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Undercooked food can be overlooked

Dining Services goes through a longer process when a student recieves undercooked food, opposed to a restaurant, which brings out a new plate of food.

While Dining Services still provides a student with a new plate of food when this type of instance occurs, a further investigation may take place.

“This type of thing is something we do take very serious when it happens,” said Michael Paulus, director of Dining Services.

There have been instances in the dining halls and at campus events where food could have been undercooked, Paulus said.

On Feb. 1, at the Black Issues Conference hosted by the Office of Multicultural Affairs, undercooked chicken was served at a table of 10 people.

While the entire event lasted from 10 a.m. to 5 p.m., the amount of people in attendance fluctuated throughout the day. However, during the lunch period there was an estimated 100 to 115 people who ate the food, which was catered by Dining Services.

Two buffets were served at this event, offering two entree meals which included two slices of chicken parmesan, rolls, green beans and a salad, which was $20 a plate for attendees, Paulus said.

When cooking meat, chefs are trained to cook it using a four-step process, as well as recording the temperature before it is served, Paulus said. Because this event had more people in attendance than most with two buffets, the last batch of chicken was “only grilled,” Paulus said.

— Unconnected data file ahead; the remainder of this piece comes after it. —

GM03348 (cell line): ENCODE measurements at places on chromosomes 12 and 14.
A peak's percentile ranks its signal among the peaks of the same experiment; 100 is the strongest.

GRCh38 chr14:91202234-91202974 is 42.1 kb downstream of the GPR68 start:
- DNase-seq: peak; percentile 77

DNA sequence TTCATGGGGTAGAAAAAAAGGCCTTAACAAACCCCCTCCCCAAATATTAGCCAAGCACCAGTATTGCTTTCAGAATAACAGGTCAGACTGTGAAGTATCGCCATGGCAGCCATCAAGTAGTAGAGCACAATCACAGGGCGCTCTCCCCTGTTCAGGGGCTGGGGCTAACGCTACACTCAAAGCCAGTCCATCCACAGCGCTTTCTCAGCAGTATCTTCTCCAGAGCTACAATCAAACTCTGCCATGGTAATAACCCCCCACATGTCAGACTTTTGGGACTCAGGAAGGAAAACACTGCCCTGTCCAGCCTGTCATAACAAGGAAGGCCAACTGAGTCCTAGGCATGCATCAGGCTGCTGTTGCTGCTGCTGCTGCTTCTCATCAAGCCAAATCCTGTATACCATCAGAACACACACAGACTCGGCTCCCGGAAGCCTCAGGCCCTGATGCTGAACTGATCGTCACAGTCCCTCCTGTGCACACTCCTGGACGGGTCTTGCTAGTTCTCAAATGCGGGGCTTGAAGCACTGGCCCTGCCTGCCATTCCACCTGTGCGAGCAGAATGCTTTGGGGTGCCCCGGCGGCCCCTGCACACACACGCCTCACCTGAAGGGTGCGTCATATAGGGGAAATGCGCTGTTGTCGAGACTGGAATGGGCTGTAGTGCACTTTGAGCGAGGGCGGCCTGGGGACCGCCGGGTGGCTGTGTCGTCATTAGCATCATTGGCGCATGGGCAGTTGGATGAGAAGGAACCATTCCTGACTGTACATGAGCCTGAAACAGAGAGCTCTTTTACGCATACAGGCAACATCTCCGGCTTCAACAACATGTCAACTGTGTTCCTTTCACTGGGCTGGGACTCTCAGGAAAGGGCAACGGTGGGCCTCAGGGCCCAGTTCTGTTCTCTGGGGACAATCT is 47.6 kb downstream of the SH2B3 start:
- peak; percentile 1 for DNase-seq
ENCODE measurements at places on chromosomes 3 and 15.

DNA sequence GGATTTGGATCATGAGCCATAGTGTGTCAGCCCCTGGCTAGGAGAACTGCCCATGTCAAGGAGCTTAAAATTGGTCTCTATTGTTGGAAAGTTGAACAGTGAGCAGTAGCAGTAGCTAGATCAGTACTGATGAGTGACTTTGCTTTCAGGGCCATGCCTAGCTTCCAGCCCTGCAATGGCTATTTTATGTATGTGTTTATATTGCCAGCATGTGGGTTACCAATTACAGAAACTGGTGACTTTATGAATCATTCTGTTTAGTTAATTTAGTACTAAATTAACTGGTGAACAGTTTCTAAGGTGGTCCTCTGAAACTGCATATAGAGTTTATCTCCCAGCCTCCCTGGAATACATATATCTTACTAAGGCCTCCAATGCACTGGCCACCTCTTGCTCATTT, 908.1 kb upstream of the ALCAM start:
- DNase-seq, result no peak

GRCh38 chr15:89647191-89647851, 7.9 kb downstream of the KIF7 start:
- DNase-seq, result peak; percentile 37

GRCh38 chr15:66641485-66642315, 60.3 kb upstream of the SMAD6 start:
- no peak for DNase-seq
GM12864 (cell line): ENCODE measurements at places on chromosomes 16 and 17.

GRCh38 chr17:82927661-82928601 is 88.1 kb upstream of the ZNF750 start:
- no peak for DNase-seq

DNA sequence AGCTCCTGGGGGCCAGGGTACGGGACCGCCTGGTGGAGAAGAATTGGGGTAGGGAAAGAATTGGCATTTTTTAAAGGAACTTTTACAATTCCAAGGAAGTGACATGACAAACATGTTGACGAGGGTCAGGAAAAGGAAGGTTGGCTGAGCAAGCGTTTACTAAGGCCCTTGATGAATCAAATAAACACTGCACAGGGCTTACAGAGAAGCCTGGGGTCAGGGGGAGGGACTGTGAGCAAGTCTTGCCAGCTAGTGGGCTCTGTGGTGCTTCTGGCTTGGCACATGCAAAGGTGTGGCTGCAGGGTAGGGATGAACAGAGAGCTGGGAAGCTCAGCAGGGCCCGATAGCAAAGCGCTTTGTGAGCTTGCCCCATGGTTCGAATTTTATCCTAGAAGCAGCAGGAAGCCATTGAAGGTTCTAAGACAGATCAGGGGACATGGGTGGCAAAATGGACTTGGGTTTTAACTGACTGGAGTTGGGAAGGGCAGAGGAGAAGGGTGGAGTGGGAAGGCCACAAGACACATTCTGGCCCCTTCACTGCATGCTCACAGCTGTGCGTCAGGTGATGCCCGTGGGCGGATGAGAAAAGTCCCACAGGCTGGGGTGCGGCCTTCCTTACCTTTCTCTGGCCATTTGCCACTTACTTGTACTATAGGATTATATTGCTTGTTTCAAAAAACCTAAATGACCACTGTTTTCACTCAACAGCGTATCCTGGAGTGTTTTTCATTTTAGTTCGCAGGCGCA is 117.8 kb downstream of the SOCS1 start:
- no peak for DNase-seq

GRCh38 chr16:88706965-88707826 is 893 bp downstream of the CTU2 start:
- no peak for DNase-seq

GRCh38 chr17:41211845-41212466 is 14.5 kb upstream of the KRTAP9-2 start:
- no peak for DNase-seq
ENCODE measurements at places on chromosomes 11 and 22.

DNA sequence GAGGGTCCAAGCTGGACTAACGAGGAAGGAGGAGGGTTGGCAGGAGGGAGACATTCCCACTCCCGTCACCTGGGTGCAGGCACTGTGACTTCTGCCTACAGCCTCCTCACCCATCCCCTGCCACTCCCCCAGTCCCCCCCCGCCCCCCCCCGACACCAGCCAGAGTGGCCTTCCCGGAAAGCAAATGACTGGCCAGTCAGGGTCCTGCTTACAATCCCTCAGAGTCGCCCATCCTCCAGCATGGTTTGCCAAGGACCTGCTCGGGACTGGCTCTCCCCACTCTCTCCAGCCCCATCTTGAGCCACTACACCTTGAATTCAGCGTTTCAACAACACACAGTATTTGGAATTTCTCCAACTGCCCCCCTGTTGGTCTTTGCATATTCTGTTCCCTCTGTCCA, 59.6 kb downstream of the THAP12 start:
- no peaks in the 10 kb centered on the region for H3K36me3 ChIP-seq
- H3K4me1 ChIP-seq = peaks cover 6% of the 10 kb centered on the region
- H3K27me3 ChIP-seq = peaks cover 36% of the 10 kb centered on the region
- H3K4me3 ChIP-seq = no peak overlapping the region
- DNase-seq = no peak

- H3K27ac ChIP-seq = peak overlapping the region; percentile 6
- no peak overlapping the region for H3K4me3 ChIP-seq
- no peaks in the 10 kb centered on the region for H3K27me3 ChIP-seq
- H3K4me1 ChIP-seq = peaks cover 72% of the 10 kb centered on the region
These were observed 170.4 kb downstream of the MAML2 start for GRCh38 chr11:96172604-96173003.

“They did not [bake it] and they did not hit the [correct] temperature, therefore some undercooked product went out [at] the tail end of that event, which one table got,” Paulus said.

Inconsistencies in food and cooking processes can also be caused by the variety of vendors Dining Services uses, said Patrick Hannan, executive chef for Dining Services.

When food is received from either local or national vendors, there are multiple ways it can become contamined such as: being ill-prepared from chefs or contamination from the distribution process from vendors who deliver to Dining Services, Paulus said.

“I receive ‘Red Alert’ emails that identify what is wrong with products so I can check them out if we receive them,” Paulus said. “Then we will recall the item and send [it] back to [the] receiver.”

Paulus said he sometimes receives up to 10 in a day.

If an item is bad or contaminated, Paulus and his team will identify what the product is and determine if it was a distribution problem from a vendor or poorly prepared, Hannan said.

“We usually already know [if an item from a vendor may be bad] before the public knows from the ‘Red Alert’ emails,” Hannan said.

Every vendor Dining Services purchases through must be an approved vendor, meaning they need to qualify their food is safe to consume, Hannan said.

“There is a list of criteria in order to sell through Chartwells,” Hannan said. “If you can’t [track the food], we won’t even consider you to walk through our doors. Public safety is the number one thing.”

Chicken must be 165 degrees Fahrenheit to be safely cooked, according to the Food Safety Government Regulations. Any chicken served below that temperature is assumed to be undercooked or raw meat, according to the website.